It’s been a few months since my last blog entry. Since several students found my blog and were reading my entries, I felt it was not appropriate to comment or reflect on the teaching and learning. Now since the semester is complete and grades are earned, it’s time for me to update my blog.
In a nutshell, I believe that this semester’s flipped classroom iteration was by far the most successful. The “success” can be quantified using overall class grades and also my perspective in terms of student attitudes and perceptions of the flipped classroom. Similar to the Spring 2014 semester, I did not label how I was teaching as the “flipped classroom”; I continued “Stealth Flipping”. However, since many of the Spring 14 students indicated that they did not take notes on the vodcasts, or simply did not know how to take notes, I implemented a structured note-taking template based upon the Cornell note-taking method. I also added “exam wrappers” which promoted reflection on student learning and preparation.
The addition of these two self-regulation tools seemed to have added to the success of the stealth flip structure. As you can see from the graph below, the overall course grades were higher over all 4 student categories.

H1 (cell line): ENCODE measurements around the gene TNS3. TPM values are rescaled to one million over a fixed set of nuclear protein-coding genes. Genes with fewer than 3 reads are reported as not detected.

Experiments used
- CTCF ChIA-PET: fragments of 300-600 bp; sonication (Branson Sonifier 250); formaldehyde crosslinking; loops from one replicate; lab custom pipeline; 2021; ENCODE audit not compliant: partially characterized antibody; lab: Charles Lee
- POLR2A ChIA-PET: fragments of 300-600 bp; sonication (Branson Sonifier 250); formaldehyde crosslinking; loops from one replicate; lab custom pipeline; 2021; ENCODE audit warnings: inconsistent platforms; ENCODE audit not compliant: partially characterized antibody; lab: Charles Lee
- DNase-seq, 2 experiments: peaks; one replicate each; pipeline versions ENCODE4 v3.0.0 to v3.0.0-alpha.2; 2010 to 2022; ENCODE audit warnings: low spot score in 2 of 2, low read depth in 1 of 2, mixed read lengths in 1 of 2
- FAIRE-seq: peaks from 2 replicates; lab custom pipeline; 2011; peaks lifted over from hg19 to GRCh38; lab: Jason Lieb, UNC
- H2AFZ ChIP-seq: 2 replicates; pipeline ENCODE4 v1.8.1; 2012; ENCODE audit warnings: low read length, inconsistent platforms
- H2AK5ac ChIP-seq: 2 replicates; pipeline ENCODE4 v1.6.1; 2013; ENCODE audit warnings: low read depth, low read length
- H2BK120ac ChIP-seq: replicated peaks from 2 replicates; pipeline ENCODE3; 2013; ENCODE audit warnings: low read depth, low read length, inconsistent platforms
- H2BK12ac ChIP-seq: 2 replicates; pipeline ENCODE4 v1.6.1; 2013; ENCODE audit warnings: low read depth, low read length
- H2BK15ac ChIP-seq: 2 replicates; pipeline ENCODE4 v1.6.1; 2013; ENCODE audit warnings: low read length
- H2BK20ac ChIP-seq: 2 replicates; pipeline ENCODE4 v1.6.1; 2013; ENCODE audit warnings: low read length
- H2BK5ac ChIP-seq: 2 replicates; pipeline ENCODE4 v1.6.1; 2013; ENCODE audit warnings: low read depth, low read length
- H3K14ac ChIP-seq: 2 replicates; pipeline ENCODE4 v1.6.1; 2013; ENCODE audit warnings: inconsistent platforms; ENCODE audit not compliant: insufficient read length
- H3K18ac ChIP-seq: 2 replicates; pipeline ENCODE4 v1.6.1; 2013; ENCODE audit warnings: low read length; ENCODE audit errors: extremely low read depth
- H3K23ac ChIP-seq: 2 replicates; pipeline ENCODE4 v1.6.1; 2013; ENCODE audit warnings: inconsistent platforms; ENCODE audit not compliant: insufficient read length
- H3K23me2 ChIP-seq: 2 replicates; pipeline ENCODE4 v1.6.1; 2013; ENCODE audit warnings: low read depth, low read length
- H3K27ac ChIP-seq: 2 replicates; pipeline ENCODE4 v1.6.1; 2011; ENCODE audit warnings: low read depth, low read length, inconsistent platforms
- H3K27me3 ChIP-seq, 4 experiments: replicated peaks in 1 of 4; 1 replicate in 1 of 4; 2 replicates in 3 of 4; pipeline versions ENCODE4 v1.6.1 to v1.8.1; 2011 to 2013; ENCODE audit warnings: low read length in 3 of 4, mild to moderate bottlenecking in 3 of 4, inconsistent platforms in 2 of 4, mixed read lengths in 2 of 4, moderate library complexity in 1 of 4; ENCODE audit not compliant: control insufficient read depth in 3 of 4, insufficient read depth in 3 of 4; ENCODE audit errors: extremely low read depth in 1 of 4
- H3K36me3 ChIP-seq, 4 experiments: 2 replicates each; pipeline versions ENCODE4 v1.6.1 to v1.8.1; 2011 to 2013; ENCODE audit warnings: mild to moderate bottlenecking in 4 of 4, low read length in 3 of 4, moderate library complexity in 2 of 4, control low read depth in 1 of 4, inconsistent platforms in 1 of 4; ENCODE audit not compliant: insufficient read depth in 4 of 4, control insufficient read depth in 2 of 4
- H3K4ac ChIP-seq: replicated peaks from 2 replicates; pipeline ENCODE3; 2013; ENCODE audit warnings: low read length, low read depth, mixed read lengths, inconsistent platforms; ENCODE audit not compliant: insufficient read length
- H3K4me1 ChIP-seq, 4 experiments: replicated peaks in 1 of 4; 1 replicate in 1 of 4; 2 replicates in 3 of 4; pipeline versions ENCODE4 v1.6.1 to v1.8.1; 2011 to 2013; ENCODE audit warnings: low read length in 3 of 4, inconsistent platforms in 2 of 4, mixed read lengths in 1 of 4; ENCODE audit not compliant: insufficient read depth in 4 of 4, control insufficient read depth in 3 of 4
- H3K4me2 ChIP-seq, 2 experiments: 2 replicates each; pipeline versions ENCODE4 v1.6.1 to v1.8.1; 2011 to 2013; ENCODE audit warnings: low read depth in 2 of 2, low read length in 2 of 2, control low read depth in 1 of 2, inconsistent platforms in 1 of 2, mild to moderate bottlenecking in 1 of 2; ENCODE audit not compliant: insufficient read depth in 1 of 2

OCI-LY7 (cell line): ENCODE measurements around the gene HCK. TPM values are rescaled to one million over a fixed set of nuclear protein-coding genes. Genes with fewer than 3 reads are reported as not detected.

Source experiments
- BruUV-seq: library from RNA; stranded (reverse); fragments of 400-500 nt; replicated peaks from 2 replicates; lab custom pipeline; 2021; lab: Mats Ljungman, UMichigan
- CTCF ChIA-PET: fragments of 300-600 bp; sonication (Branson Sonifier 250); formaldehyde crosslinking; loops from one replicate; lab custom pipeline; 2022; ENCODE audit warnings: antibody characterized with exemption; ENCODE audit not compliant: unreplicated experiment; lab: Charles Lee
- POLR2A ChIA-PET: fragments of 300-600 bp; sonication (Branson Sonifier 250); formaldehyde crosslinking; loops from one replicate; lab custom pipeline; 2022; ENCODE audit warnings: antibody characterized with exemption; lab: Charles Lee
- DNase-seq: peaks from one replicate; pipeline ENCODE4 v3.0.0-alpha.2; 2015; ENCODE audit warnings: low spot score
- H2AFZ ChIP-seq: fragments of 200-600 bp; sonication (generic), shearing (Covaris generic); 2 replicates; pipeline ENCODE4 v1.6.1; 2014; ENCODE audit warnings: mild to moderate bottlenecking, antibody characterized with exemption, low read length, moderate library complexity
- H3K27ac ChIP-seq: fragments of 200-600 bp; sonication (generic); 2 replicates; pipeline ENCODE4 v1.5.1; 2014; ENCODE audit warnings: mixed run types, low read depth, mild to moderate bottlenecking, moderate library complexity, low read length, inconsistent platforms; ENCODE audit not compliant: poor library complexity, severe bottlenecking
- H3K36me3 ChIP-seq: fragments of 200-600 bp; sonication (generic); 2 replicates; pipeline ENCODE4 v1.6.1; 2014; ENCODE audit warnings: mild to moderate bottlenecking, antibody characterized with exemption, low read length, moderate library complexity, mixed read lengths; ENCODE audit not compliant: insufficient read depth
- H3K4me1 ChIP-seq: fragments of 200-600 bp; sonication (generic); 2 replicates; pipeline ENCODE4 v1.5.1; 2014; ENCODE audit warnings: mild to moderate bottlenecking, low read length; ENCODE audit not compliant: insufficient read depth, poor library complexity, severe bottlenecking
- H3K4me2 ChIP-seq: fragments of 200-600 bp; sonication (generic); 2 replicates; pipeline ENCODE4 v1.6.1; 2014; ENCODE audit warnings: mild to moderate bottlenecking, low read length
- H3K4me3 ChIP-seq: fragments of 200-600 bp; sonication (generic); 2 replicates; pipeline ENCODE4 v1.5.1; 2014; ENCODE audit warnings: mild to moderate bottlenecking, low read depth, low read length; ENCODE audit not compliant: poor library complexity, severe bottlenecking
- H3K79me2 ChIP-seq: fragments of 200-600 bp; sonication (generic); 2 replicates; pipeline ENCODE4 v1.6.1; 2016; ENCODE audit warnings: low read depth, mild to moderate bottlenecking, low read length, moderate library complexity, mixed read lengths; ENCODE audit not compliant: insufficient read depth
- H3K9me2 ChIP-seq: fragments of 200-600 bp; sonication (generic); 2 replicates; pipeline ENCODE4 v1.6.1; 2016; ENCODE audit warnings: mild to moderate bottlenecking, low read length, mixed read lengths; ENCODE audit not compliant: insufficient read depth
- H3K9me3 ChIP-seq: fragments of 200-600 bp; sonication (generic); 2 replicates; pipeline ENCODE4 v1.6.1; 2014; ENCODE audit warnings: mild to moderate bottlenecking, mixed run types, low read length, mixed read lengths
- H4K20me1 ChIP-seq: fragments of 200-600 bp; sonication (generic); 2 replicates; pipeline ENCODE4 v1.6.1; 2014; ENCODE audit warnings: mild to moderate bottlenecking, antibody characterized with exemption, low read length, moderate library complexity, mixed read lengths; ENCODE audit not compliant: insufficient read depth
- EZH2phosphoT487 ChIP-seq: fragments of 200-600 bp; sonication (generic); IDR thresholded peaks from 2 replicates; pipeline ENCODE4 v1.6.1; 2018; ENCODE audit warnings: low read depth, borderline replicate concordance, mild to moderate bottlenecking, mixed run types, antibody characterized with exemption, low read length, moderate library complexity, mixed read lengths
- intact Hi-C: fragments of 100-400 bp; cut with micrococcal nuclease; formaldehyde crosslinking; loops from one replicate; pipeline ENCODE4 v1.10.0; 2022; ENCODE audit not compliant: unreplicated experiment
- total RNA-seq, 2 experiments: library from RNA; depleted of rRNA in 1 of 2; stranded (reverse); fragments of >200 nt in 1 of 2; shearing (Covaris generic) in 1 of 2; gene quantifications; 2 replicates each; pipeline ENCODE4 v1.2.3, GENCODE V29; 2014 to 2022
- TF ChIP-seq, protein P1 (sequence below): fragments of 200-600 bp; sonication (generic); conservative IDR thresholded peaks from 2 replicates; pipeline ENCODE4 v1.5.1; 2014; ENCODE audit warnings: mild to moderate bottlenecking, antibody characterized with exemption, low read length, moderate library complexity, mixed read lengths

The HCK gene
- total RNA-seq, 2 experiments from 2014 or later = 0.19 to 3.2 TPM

Students who graduated in the top third of their high school class made the greatest gains in course success. The results from students graduating in the bottom third of their high school class is a bit misleading as there were only two of the seven students graduating in the bottom third of their HS class enrolled in General Chemistry who completed the course. One of these students earned an A, but had already earned a BS degree. The low retention of the bottom 1/3 students is ongoing regardless of the learning environment. However, it appears that the bottom 1/3 students withdraw earlier in the semester in a flipped classroom. Learning in a flipped classroom requires a great deal of self-regulated learning and many just don’t want to do the work.
Interestingly, the bottom 1/3 students were the ones who consistently did not submit in class problems or notes from the vodcasts. Nor did they take the online quizzes. Many of these students just came to class and seldom engaged in the learning process. Others did not even make it to class. As an instructor, this is very frustrating, but I can only do so much and ultimately the student needs to decide become vested in their learning.
Overall, the addition of SRL tools helped those students who graduated in the top and middle third of his or her graduating high school class. SRL tools also helped non-traditional students (or those in the “other” category). I plan to continue teaching students how to take notes and reflect on their learning. Hopefully many will see the advantages and continue to use SRL tools in all their classes.
My next blog will include student comments on the implementation of the Cornell Note-taking methods when viewing the vodcasts.